New puppies and kittens – Part 1 of 3
Few things in life are cuter than a puppy or kitten! If you would like to let your dog or cat have a litter of puppies or kittens there are a number of things you need to know in preparation for the process.
The Heat Period
“Coming into season” or “going on heat”, is the time in a female dog (bitch) or cat’s (queen’s) life when they are receptive to a male animal and can mate to reproduce. Dogs and cats normally come on heat for the first time somewhere between the ages of 5 to 9 months. Smaller dog breeds mature earlier than larger or giant breeds, and will usually come on heat between 5 and 6 months of age. Large and giant dog breeds will usually come on heat after 6 months, sometimes only around 9 months of age. Cats on the other hand may in actually fact come into season as young as 4 months of age and therefore proper “family planning” is very important.
The “on heat” period in dogs range from 10 to 21 days. It is initially characterised by a swelling of the vulva and bleeding from the vulva (typically drops of blood from the vulva). Even though the bitch will be extremely attractive to male dogs in this period because of the high levels of oestrogen, they will not allow male dogs to mate with them and will usually turn around and snap at a male dog trying to mount them, or alternatively, will sit down. A bitch in the first part of heat may also lose her appetite and may not be very playful during this time. The initial phase of the heat cycle usually lasts 5 to 9 days.
After the initial phase of heat, the bleeding will diminish and the discharge usually turns from a pure red drop of blood to a more watery diluted, blood tinged discharge. The swelling in the vulva is also likely to go down a bit. This is the time when the bitch is really fertile and when she ovulates and she will become very receptive to male dogs mating with her, even to the point where she will seek out male dogs to mate with her. She may invite a male dog by pulling her tail to one side when the male dog approaches her. She will allow the advances of a male dog and stand still for him to mate with her. This may happen several times a day over a few days. Once the second phase of heat, which usually lasts between 6 and 12 days, is over, the swelling in the vulva will go down completely and the discharge will stop.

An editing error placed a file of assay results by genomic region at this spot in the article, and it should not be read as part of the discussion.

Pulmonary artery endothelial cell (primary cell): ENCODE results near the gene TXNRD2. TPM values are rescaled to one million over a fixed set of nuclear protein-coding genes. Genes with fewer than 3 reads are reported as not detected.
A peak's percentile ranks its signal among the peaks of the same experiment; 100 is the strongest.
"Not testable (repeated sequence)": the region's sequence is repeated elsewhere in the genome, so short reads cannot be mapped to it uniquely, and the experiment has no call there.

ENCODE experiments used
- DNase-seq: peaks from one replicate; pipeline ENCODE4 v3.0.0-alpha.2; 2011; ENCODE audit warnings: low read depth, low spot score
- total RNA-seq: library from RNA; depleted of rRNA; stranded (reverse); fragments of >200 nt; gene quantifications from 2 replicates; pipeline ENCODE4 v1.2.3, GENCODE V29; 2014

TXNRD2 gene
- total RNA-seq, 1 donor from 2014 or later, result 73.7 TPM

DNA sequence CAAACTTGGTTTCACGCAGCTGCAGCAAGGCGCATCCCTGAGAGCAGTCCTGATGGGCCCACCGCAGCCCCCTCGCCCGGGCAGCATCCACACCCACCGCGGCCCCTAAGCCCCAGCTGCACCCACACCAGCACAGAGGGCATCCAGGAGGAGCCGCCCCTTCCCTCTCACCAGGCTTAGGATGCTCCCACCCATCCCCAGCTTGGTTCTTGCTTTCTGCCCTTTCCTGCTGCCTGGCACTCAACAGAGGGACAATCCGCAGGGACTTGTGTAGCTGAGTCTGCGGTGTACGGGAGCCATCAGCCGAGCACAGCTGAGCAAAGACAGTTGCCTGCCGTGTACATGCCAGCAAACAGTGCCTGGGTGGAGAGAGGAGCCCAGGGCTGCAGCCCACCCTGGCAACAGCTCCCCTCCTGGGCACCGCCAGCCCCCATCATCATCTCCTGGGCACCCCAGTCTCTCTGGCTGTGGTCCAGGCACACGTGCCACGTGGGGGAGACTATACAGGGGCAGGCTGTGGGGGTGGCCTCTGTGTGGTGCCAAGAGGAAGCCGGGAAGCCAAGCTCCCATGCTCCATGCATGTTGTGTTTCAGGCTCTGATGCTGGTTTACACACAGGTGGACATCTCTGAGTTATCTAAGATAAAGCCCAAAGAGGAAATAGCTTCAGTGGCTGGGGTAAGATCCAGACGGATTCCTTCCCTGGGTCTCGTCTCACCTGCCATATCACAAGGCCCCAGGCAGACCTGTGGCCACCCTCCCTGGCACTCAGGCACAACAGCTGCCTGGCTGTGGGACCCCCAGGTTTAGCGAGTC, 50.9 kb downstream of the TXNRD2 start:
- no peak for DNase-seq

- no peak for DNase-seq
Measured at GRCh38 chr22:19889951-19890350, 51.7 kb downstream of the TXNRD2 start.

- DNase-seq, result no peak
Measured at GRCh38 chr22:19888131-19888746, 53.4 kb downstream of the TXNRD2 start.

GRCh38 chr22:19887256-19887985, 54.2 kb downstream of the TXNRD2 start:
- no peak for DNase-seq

Bitches go on heat every 4 to 8 months. Exceptions to this rule are Basenjis, Tibetan Mastiffs and wolves, which only go on heat once a year. It is advisable not to breed dogs or cats at their first heat, since they will not have finished growing themselves, and could still for all intents in purposes be considered a puppy or kitten. Pregnancy at such a young age may stunt the growth of the mother, and will place undue demands on a still-developing body.
Queens differ from bitches in that they do not bleed as overtly as dogs, when on heat. The first time your kitten goes on heat, you may think she is sick because of her peculiar behaviour. Cats on heat can become very vocal, hence the expression “they come calling” used for cats in season. They usually become very affectionate and become very active at night. You will most likely also hear the eerie noise of tomcats vocalising outside your home at night during the time your queen is on heat.
The physical changes are not as pronounced in cats as in dogs. Cats also differ from dogs in that they can go on heat every 3 to 4 weeks until they have been successfully mated and become pregnant. Cats are known as induced ovulators, meaning, they will only ovulate (release egg cells) and come out of the heat cycle, once they have been successfully mated.
A bitch will allow mating when she is ready. A male dog will mount her from behind. When mating is correctly performed, the male and female may become stuck and face in different directions. This lock (the coital tie), can last between 5 and 30 minutes. This is necessary for successful fertilisation. Vet’s often get a panic call from an owner stating that their dogs are stuck after mating, with a request of whether the dogs should be pulled apart. This should never be attempted. The female dog actually “locks in” the male dog, and trying to separate them by pulling them apart forcefully may cause severe damage. This process of “getting stuck” during mating is absolutely normal and nature should be left to run its course as the dogs will eventually come apart naturally.
Queens will allow mating repeatedly, resting around 20 minutes in between mating. The mating period in cats is very short as the tom has barbs on his penis which may cause discomfort for the female. The queen may also swipe at the tom during a mating. It is not unusual for a tomcat to bite into the scruff of the queen’s neck during the mating process.
As the receptive period of both the bitch and queen stretches over a few days and more than one egg is released to be fertilised, it is quite possible for different males to mate with them during this time, and therefore for the puppies or kittens to have different fathers.
It is important to note that dogs and cats should preferably only be mated once they are one year old.
In the next article, we will look at Pregnancy, Birth and potential complications of the process and the early days of kittens and puppies’ lives.
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